Definition of idée fixe in US English:

idée fixe

noun

  • An idea or desire that dominates the mind; an obsession.

    • ‘History, too, has not been kind to Miller's idées fixes.’
    • ‘They come from all parties, and none, but they have one common idée fixe: they hate the West.’
    • ‘It is no accident that the ‘sentry's solitude’ has become the idée fixe of Ajami's writing in recent years.’
    • ‘Gray's mega-success is testament, as much as anything, to the power of the idée fixe; in his case, the repeated revelation that men and women have such different emotional needs they could be from different planets.’
    • ‘Mr Dombey is a man with an idée fixe, a pride in himself and in the achievement of his inherited business.’
    • ‘Or you can believe that the CEO was hit on the head by a squash-ball and developed an idée fixe about animal welfare.’
    • ‘And it was this solution, kept secret at first, that the merchant Boix-Vives worked on and perfected as he sat at the steering-wheel of his lorry, and which became ‘the Plan’, his idée fixe.’
    • ‘This is a time to park ideological shoes outside and be prepared to reassess all kinds of old idées fixes, of right and left.’
    • ‘Churchill was not a man who let contradictory information interfere with his idées fixes.’
    • ‘In fact, Jong's mining of her life for material has been her literary idée fixe.’
    • ‘For whatever it's worth, they're doing the Coldplay thing better than Coldplay, sans the whole self-conscious, self-important idée fixe.’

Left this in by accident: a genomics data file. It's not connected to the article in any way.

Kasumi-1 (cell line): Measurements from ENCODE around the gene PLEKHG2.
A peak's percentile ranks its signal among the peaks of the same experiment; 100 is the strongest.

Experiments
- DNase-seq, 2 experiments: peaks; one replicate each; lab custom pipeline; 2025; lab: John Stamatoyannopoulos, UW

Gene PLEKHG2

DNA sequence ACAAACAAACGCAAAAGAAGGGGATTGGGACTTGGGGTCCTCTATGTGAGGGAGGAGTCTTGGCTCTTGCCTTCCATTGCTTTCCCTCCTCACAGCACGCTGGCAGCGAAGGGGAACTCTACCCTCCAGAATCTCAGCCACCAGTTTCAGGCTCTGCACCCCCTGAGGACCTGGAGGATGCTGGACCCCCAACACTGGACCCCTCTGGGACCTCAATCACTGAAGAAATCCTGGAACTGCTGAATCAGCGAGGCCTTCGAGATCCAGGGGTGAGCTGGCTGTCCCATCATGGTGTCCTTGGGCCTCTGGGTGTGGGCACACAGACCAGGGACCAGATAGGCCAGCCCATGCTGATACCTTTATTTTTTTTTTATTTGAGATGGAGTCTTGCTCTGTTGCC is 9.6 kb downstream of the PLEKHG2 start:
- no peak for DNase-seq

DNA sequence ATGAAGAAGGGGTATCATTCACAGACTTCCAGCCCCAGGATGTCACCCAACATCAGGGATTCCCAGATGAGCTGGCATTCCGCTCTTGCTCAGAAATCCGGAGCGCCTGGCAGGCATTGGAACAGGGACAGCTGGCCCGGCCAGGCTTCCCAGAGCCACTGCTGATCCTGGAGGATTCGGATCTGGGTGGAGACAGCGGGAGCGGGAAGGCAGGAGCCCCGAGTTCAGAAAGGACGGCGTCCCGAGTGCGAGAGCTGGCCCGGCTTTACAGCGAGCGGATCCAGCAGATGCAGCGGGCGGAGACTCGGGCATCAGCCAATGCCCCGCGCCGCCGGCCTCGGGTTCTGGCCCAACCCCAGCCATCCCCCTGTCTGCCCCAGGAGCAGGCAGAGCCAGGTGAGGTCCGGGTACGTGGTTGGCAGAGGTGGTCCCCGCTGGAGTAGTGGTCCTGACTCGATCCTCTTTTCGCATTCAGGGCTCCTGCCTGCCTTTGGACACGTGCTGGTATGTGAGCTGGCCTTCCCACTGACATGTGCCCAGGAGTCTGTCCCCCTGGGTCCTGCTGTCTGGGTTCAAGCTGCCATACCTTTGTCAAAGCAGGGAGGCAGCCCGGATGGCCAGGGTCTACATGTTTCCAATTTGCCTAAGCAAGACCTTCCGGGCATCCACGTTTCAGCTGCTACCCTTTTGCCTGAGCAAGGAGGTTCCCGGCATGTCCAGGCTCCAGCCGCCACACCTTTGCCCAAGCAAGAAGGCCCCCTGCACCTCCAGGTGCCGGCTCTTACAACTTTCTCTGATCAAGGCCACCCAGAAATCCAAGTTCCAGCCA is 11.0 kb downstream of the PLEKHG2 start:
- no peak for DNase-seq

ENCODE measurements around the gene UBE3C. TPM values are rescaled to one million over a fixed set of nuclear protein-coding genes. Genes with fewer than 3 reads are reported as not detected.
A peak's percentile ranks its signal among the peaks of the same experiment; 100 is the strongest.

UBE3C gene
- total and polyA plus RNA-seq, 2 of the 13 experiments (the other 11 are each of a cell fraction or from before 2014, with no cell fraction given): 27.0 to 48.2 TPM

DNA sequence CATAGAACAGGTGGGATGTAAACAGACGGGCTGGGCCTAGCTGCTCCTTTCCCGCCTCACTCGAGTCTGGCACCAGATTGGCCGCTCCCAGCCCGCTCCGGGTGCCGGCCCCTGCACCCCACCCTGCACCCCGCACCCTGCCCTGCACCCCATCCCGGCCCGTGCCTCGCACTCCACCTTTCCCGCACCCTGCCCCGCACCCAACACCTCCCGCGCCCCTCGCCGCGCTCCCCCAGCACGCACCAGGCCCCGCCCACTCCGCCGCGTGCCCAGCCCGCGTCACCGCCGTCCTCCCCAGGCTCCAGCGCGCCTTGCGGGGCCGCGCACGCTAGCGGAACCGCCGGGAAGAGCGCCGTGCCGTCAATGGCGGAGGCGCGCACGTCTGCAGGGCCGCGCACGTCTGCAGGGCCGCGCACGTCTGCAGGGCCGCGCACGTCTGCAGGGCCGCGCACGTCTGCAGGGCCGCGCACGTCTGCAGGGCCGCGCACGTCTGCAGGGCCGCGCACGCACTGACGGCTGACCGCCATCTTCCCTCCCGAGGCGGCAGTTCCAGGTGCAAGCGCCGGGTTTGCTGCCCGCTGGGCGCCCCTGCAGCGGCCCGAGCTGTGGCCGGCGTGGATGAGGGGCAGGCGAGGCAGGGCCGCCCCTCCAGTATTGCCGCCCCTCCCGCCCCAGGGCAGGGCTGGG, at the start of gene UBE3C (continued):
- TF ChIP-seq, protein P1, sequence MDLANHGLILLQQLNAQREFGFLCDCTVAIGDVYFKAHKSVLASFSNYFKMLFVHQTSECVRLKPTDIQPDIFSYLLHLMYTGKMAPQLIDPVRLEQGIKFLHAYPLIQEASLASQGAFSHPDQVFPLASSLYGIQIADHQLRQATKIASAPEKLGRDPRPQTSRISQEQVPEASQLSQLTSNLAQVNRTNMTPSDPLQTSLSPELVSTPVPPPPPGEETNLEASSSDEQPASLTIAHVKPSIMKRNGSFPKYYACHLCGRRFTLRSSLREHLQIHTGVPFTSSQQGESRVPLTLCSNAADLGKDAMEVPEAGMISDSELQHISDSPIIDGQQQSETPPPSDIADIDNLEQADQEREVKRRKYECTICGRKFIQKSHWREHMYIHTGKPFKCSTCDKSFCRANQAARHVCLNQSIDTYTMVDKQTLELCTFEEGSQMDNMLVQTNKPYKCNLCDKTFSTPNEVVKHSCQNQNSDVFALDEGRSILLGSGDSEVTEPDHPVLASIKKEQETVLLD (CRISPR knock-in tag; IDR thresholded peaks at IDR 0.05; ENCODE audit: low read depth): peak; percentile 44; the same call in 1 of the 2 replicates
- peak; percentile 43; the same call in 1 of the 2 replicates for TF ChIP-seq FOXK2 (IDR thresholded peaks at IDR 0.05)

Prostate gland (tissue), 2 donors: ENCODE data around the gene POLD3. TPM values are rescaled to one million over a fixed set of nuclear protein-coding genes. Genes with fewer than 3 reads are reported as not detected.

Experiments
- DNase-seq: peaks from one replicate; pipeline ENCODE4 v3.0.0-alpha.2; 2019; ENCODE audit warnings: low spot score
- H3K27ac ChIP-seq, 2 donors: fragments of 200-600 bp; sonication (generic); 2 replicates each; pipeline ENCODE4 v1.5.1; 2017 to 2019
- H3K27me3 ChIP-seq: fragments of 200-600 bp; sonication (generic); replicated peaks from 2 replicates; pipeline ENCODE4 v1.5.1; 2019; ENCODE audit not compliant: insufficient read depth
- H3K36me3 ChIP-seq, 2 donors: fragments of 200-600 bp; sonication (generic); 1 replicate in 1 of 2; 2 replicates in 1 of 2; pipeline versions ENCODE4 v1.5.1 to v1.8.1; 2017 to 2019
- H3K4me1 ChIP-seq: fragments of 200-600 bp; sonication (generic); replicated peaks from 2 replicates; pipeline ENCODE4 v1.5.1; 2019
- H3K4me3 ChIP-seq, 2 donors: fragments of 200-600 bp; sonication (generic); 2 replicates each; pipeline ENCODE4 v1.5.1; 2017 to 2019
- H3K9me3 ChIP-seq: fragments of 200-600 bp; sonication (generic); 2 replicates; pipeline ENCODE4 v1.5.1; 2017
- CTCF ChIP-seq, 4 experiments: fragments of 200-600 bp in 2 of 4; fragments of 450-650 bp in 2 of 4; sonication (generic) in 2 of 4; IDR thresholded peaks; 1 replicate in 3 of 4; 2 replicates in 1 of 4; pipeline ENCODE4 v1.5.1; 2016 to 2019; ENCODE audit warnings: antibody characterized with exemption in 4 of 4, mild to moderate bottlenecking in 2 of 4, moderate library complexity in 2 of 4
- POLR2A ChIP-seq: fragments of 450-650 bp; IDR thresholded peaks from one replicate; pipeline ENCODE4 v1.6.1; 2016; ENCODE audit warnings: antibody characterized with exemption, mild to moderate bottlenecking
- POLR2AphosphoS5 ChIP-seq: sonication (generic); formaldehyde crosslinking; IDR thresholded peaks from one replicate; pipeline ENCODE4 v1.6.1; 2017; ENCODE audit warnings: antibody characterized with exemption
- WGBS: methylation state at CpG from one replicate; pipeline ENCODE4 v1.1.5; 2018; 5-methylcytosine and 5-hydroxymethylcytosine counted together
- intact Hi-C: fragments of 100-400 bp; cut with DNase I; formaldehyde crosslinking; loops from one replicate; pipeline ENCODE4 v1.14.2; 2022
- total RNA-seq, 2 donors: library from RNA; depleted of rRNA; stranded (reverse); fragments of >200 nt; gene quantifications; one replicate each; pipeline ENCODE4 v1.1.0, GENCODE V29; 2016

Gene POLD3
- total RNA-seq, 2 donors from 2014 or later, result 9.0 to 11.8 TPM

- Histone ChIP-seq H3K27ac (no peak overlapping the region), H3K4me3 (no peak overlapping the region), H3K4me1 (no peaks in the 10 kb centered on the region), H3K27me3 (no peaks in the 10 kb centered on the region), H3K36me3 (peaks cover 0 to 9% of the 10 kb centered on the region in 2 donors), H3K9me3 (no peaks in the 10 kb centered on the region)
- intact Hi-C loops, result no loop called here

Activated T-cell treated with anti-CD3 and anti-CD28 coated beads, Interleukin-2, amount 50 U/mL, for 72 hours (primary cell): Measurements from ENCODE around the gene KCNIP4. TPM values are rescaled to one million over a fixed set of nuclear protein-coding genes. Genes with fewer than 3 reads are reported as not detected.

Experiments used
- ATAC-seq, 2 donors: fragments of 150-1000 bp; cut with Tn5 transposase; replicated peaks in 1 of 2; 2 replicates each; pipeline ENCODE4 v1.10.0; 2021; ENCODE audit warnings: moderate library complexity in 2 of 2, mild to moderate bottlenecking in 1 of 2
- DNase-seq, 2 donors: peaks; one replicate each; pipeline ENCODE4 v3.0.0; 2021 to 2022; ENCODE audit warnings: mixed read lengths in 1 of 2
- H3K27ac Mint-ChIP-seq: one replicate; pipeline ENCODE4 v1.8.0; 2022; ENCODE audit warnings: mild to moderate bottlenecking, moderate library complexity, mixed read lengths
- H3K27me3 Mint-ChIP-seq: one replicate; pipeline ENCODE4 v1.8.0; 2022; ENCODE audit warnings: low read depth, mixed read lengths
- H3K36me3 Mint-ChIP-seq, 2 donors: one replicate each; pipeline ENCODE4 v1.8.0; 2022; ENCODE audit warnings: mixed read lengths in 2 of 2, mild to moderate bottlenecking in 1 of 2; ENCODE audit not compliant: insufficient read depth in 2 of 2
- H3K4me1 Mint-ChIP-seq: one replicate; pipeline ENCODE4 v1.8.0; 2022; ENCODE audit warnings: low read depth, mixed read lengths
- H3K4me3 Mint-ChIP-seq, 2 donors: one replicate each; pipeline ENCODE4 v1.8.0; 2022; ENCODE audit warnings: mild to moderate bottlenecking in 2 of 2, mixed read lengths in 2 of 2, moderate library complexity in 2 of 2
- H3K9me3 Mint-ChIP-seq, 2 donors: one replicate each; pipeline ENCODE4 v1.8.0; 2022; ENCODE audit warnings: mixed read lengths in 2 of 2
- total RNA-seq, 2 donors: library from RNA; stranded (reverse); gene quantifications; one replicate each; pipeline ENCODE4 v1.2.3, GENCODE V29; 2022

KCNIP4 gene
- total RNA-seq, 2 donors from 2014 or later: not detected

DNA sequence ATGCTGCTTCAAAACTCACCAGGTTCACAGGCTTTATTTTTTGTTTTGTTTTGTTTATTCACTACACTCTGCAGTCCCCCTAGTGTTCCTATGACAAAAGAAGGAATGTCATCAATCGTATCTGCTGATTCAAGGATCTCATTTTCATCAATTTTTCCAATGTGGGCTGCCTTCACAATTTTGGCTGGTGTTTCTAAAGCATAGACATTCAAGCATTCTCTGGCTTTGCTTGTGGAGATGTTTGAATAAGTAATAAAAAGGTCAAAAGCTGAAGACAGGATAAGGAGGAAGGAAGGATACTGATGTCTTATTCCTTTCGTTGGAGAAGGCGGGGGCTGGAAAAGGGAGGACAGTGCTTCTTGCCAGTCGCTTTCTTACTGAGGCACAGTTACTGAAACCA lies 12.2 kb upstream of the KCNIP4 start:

• ‘There is no doubt a ‘planning orthodoxy’ which creates idées fixes, which they simply cannot depart from.’
    • ‘We hear the idée fixe, the little snippet of melody that symbolized the Beloved, and then there's a wet brutal thud and two pizzicato beats to chart the head bouncing into the basket.’
    • ‘Democracy is experimental for Dewey in that it allows, or should allow, a profound questioning of the idées fixes of the established order, even if, of course, much democratic politics will not take the form of such questioning.’
    • ‘Every time her image appears in the artist's mind it is accompanied by a musical thought, the famous idée fixe of the symphony.’
    • ‘The point was to poke fun at such idées fixes (the blonde is gazing intelligently at a painting), but many women just felt patronized.’
    • ‘The lecturer propagates his idée fixe with numerous sideswipes at the theories of his arch-rival, Gartner, and with a conviction and intensity that has us doubting his sanity.’
    • ‘To call Thomas Jefferson a complex, paradoxical, and even contradictory figure is, by now, merely to repeat conventional wisdom that has become an idée fixe of Jefferson scholarship.’
    • ‘In any case, if an idée fixe takes hold in a society, it is unlikely to have appeared from nowhere.’
    • ‘Over the subsequent weeks, the woman's idée fixe about the room's yellow wallpaper develops into full-blown dementia.’
    obsession, fixation, consuming passion, ruling passion, passion, mania, compulsion, preoccupation, enthusiasm, infatuation, addiction, fetish, craze, hobby horse
    View synonyms

Origin

French, literally ‘fixed idea’.

Pronunciation

idée fixe

/ēˌdā ˈfēks//iˌdeɪ ˈfiks/